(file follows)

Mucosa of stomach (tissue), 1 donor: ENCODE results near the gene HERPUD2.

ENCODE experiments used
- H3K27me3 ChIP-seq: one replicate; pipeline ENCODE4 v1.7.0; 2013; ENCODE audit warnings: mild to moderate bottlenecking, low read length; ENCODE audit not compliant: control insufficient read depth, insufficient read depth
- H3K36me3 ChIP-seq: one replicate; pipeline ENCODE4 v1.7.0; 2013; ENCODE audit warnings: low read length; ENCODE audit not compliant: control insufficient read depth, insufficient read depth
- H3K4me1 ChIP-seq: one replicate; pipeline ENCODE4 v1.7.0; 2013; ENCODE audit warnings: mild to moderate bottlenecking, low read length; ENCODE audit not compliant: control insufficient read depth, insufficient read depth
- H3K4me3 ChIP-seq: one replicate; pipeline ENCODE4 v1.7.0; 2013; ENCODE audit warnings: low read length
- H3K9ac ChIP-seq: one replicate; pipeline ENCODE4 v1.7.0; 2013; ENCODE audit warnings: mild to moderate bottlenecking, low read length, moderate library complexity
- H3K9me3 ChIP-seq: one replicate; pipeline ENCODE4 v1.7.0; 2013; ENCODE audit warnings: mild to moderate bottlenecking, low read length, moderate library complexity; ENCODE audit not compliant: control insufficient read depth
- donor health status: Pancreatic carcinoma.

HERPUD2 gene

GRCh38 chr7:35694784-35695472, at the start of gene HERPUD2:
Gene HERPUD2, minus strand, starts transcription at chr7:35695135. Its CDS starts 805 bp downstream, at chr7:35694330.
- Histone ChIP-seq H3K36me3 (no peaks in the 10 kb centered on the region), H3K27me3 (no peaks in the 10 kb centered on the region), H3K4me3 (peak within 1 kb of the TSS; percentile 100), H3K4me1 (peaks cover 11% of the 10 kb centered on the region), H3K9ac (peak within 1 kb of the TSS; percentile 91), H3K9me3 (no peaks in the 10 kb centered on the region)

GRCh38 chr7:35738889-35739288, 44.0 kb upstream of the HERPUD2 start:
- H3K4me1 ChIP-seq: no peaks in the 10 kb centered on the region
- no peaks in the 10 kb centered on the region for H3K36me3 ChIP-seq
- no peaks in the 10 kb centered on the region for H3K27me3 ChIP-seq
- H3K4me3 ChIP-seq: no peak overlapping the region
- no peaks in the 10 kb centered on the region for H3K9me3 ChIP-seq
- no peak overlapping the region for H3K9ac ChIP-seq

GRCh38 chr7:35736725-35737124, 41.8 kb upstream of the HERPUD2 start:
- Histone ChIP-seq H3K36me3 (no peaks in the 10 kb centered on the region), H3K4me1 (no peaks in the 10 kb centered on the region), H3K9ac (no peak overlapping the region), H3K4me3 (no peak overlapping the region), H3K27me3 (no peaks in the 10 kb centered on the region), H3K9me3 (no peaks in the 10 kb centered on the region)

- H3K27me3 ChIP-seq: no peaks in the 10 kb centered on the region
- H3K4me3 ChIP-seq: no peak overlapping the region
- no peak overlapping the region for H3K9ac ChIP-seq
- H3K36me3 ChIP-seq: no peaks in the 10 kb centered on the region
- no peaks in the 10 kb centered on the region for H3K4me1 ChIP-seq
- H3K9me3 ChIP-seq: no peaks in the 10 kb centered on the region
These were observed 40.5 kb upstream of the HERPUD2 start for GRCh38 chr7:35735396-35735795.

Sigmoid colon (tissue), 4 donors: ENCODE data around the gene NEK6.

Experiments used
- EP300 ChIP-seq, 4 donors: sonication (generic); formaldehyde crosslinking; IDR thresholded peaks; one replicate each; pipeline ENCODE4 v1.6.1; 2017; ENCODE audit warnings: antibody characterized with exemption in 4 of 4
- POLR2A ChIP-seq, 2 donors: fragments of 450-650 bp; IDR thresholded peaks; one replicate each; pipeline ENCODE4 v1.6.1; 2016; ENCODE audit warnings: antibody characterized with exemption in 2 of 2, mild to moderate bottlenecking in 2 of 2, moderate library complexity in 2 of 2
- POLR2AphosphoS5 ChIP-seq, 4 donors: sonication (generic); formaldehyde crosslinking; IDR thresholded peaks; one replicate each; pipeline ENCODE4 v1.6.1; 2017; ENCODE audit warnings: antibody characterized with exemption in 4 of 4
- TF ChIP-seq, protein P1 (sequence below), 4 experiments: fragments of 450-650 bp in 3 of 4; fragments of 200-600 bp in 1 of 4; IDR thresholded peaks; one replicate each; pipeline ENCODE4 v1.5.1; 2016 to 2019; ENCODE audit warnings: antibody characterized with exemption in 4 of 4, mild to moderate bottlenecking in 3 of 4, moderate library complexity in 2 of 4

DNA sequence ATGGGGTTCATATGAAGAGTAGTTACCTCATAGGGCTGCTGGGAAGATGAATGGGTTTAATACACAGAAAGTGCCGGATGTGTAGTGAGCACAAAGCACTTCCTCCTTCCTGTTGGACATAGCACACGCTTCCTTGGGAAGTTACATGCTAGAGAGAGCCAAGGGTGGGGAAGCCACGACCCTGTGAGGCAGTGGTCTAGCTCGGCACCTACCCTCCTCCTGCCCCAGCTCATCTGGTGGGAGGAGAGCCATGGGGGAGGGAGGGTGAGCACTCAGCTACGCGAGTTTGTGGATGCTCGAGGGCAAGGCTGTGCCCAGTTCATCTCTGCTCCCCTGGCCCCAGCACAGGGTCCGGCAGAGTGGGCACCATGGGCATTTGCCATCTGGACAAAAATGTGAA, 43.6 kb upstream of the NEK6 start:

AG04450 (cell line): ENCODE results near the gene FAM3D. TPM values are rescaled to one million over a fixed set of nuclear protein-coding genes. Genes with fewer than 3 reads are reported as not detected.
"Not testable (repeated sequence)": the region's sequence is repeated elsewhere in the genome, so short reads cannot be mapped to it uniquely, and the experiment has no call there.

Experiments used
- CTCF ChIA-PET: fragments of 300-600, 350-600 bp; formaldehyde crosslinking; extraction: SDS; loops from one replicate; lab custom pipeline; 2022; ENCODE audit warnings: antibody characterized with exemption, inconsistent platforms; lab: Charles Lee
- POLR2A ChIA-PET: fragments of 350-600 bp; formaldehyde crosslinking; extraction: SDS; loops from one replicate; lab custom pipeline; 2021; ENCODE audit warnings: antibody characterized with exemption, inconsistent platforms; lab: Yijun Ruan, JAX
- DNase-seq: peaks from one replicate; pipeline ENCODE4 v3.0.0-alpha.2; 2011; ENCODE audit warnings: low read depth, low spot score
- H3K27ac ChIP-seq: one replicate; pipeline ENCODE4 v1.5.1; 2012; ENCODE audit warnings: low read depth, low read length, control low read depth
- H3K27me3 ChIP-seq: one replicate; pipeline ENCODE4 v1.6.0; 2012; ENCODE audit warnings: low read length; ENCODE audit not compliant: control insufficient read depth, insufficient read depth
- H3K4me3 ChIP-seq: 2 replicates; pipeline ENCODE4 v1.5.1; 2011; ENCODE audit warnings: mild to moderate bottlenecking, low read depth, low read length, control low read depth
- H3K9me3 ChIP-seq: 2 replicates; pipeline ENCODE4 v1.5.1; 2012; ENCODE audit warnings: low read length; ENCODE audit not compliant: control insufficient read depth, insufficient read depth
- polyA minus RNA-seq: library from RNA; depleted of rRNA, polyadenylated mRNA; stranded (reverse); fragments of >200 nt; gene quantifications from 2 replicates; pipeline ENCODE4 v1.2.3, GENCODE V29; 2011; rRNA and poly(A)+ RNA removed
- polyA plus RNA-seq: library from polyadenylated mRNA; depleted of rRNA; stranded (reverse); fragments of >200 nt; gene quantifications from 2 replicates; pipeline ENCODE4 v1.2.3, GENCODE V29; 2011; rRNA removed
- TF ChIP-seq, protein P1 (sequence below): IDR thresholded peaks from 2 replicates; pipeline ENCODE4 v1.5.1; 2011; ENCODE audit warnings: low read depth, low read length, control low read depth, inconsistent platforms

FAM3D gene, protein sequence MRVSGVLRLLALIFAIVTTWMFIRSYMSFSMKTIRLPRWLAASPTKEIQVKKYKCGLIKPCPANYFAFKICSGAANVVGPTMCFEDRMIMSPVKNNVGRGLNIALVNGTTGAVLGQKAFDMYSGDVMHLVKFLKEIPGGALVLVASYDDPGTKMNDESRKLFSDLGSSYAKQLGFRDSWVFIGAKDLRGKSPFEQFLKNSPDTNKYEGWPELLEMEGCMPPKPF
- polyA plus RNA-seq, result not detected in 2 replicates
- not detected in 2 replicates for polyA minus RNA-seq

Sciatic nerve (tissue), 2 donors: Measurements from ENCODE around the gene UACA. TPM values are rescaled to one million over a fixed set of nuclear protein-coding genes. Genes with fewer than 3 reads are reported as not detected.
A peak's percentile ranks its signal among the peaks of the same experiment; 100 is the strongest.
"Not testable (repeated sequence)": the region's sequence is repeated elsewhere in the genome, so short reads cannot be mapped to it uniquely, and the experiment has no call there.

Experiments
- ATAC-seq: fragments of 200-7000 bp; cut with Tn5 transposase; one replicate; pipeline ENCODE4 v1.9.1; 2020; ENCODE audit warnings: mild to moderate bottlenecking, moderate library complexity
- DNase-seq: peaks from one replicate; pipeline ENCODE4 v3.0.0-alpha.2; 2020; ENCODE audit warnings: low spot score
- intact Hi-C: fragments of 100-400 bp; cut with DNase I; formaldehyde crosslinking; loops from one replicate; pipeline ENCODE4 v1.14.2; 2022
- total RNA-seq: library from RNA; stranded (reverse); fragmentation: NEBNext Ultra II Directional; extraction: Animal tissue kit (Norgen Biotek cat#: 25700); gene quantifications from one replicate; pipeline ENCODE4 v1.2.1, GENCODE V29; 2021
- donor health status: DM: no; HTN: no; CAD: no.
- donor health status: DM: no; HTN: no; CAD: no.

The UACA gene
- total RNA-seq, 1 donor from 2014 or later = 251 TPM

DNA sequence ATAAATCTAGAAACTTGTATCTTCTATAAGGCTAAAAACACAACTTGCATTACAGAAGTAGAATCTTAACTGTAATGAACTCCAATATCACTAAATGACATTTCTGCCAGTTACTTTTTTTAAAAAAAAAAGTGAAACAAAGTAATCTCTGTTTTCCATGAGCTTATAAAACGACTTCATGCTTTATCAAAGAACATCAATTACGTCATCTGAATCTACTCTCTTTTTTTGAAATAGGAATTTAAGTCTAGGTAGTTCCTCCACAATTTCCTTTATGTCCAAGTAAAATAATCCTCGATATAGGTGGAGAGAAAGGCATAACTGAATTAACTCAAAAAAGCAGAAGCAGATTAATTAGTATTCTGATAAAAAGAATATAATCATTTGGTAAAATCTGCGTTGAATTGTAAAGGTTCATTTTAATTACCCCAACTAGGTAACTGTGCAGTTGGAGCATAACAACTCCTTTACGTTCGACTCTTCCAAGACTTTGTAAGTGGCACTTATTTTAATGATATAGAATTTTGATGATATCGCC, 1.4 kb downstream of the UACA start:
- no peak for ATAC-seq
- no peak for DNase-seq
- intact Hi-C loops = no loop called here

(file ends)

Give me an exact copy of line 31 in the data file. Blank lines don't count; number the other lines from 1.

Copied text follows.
Experiments used